The Tseno Ureno (צאנה וראינה, Tze'nah u-Re'nah), also spelt Tsene-rene, sometimes called the Women's Bible, was a Yiddish-language prose work of c.1590s whose structure parallels the weekly Torah portions of the Pentateuch and Haftorahs used in Jewish worship services. The book was written by Rabbi Jacob ben Isaac Ashkenazi (1550–1625) of Janów (near Lublin, Poland), and mixes Biblical passages with teachings from Judaism's Oral Law such as the Talmud's Aggada and Midrash, which are sometimes called "parables, allegories, short stories, anecdotes, legends, and admonitions" by secular writers.
The name derives from a verse of the Song of Songs that begins Tze'nah ur-e'nah b'not Tziyyon (צְאֶנָה וּרְאֶינָה בְּנוֹת צִיּוֹן, "Go forth and see, O ye daughters of Zion", (Song 3:11). The nature of the source of the name indicates that the book was intended for women, who would have been less versed than men in Hebrew, the Jewish liturgical language. The title page of the Basel edition of 1622 acknowledged the book's sources as including the earlier popularizer Rashi (1040–1105) and the 13th century exegeses of Bahya ben Asher, as well as Talmudic sources.
Sol Liptzin describes the Tseno Ureno as "a fascinating, didactic book which could win the approbation of the strict moral leaders of Eastern European Jewry, and at the same time accompany women as their favorite literary and devotional text from girlhood to old age. For generations there was hardly a Yiddish home that did not possess a copy." The Tseno Ureno was common in traditional Jewish homes in Eastern Europe and followed its readers across the ocean. Rabbi Yisrael Meir Kagan wrote of earlier generations reading the book "Tzenah urenah" each Sabbath. The work had a significant impact on the dissemination of knowledge of the Bible and its commentaries among those who had not mastered the Hebrew language — mainly women.
Because of its orientation toward women readers, the book is particularly focused on the biblical matriarchs, the various courtships mentioned in scripture, and the rescue of Moses by Pharaoh's daughter. Although there are vivid depictions of Paradise and Hell, there is an emphasis that righteousness is to be found in serving God willingly and wholeheartedly, rather than out of hope of reward or fear of punishment. Charity and almsgiving are also emphasized.
Editions and translation
After the 1622 edition, which came out in two volumes (the Pentateuch; the Haftarahs and Five Scrolls), most were published as one volume and in a variety of formats (for example, each weekly portion together with its particular haftarah). Some editions were illuminated, and in the 17th century, a section of the first portion of Genesis was translated into Latin. At the end of the 18th century, publication of the Tseno Ureno shifted from Western to Eastern Europe. At this point considerable changes in the language of the writing became apparent. The book turned into a kind of living Yiddish-language laboratory, and had at the same time a significant influence on the development of Yiddish, both written and spoken. Some East European editions reflect the spirit of Hasidism or Haskalah. In the 19th century, versions appeared in Western Europe with different purposes or aims — mainly Germanization of the language, modernization or actualization of the contents, and structural rearrangement — alongside partial translations into different languages. The title Tseno Ureno was sporadically used for other similar books of sermons and teaching of the Bible, and also appeared on the title page of a number of copies of the 1822 Basel edition of Moses Mendelssohn’s Bi’ur. The 20th century saw full translations into English and Hebrew, as well as a partial translation into modern Yiddish.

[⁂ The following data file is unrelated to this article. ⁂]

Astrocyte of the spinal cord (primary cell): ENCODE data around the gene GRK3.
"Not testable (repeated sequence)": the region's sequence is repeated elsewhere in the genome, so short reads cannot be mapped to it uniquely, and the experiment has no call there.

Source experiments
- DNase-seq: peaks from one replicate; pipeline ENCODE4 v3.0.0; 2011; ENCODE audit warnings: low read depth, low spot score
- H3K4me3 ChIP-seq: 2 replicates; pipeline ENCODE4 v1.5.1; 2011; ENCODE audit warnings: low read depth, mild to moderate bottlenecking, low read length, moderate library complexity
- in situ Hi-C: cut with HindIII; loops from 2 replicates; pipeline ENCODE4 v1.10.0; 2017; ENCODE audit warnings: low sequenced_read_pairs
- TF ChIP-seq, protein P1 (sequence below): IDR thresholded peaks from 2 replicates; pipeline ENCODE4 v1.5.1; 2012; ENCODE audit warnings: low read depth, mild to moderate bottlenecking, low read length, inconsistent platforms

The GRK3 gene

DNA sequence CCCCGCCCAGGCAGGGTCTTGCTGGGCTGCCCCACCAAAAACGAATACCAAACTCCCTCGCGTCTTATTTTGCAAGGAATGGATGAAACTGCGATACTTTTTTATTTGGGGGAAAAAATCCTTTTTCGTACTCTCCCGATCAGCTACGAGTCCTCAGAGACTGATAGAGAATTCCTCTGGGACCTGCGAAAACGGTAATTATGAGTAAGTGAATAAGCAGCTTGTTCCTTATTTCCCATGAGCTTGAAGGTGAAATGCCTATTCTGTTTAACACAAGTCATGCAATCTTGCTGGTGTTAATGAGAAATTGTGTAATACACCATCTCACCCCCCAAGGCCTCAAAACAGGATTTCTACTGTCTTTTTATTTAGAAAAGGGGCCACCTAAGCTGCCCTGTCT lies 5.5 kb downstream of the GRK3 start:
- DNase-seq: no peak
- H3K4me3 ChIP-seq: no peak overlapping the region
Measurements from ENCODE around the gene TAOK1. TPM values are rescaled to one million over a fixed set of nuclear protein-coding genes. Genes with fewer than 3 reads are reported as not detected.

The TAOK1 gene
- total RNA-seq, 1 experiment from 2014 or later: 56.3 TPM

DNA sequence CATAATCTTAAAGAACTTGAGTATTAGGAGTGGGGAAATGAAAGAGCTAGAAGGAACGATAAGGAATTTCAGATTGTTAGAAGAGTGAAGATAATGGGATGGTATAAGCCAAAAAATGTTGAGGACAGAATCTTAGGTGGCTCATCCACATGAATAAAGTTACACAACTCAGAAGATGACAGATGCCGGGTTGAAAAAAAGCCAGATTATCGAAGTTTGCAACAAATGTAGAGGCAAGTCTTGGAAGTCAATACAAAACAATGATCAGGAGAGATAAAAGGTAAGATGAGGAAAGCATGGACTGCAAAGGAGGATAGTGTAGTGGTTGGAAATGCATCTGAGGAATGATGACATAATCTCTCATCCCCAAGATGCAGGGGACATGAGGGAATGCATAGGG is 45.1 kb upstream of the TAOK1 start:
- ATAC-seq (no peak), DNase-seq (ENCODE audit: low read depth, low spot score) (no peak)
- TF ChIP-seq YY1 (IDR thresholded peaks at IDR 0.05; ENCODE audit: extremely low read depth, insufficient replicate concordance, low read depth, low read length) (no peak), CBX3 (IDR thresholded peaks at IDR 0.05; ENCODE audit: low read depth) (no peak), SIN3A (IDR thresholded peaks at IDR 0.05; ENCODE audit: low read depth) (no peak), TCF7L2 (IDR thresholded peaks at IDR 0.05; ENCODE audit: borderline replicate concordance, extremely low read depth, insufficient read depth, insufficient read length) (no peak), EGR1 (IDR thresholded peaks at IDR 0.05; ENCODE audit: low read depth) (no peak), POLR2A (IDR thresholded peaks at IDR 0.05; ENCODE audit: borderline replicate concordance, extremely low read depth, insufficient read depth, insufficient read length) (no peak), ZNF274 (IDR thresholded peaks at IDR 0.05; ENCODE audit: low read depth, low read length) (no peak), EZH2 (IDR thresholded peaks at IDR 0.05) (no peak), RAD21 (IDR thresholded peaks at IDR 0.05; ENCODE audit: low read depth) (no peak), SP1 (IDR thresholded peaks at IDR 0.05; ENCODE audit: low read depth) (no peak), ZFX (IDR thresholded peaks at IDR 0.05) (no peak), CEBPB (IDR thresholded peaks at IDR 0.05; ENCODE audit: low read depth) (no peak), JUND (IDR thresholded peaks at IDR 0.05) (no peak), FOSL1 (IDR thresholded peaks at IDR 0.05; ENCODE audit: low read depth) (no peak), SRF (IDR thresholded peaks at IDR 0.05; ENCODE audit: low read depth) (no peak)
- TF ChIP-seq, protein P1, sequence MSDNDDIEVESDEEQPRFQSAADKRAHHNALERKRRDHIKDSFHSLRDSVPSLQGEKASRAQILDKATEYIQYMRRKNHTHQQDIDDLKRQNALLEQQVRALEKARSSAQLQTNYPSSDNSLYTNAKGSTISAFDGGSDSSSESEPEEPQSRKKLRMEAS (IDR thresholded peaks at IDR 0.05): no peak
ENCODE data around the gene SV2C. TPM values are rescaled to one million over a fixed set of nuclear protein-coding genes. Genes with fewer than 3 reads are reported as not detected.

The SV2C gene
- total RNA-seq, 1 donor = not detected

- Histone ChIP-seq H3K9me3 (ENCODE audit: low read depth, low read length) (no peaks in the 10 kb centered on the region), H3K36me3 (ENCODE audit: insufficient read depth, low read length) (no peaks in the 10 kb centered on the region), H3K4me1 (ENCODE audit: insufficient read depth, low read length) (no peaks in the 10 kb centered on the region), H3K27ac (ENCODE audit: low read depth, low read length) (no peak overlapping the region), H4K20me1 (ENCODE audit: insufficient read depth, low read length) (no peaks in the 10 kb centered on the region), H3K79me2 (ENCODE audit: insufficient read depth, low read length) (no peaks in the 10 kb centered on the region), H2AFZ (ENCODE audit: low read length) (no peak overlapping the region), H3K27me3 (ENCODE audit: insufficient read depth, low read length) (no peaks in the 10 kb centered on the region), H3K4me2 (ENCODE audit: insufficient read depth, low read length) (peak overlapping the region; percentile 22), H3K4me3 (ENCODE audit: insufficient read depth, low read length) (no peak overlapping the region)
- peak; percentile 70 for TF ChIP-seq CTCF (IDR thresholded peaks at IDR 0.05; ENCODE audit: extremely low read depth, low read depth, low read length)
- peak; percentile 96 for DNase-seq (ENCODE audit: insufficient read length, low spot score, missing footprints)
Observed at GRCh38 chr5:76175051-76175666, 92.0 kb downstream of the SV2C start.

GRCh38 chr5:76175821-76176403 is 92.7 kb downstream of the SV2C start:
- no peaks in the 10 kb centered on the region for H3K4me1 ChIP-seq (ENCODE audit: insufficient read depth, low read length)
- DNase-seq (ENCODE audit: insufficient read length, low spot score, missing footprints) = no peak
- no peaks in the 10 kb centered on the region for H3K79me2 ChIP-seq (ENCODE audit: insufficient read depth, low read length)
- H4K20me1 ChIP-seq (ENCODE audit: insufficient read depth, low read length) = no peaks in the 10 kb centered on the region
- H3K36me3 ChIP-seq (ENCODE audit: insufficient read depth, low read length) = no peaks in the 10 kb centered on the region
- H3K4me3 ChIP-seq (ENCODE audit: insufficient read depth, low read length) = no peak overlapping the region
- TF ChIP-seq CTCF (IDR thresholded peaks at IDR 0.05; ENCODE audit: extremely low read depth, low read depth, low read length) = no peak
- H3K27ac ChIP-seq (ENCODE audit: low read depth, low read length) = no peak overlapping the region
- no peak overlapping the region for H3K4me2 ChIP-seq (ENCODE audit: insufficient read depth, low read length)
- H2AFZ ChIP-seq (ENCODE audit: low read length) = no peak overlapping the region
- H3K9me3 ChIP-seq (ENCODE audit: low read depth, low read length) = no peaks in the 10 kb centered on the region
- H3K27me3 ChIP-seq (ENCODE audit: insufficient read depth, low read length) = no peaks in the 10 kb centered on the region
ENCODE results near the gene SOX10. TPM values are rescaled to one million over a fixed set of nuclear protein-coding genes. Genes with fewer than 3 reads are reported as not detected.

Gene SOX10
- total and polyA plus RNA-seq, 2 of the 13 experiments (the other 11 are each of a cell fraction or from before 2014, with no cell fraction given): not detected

A number of later editions of the Tseno Ureno include various supplements, such as Yiddish translations of Targum Sheni on the Scroll of Esther, the book Naḥalat Tsevi on the Torah portions and the Scrolls, the book Nofet tsufim on the haftarahs, and selected portions of Sefer ha-yashar and Shene luḥot ha-berit.
Parts of Ze'enah u-Re'enah were translated into German in 1910 by Bertha Pappenheim. Only the first part of her translation of the Women's Bible appeared (Bereschit, corresponding to the first book of Moses). The translations of the second and third books (Schemot and Wajikra) have apparently been lost.
The book continues in print today, especially for Hasidic communities. Artscroll published a two-volume English translation in 1993 (ISBN 0899069258), under the title “The Weekly Midrash: Tz'enah Ur'enah the Classic Anthology of Torah Lore and Midrashic Commentary.”
- Liptzin, Sol, A History of Yiddish Literature, Jonathan David Publishers, Middle Village, NY, 1972. ISBN 0-8246-0124-6. pp.10-11.
- What Do We Know About The Establishment of Beit Ya’akov?, Appendix: The Hafetz Hayyim's letters of support, Hafetz Hayyim's 1933 letter (translated by Dr. Yoel Finkelman): In the earlier generations, each family in Israel had a tradition of fathers and mothers to follow the path of Torah and religion and to read the book Tze'ena URe'ena on each holy Shabbat (Hebrew source: בדורות הקודמים היה לכל בית ישראל מסורת אבות ואמהות לילך בדרך התורה והדת ולקרות בספר "צאינה וראינה" בכל שבת קודש).
- Katz, Dovid (2007). Words on Fire: The Unfinished Story of Yiddish (2 ed.). New York: Basic Books. p. 95. ISBN 0-465-03730-5.
- YIVO: Tsene-rene
- Zennah u-Reenah. Frauenbibel. Nach dem Jüdisch-Deutschen bearbeitet von Bertha Pappenheim. Bereschith. Erstes Buch Moses. Jüdischer Frauenbund (League of Jewish Women), Frankfurt. 1930.
- Norman C. Gore: Tzeenah u-reenah − a Jewish commentary on the Book of Exodus. Vantage Press, New York 1965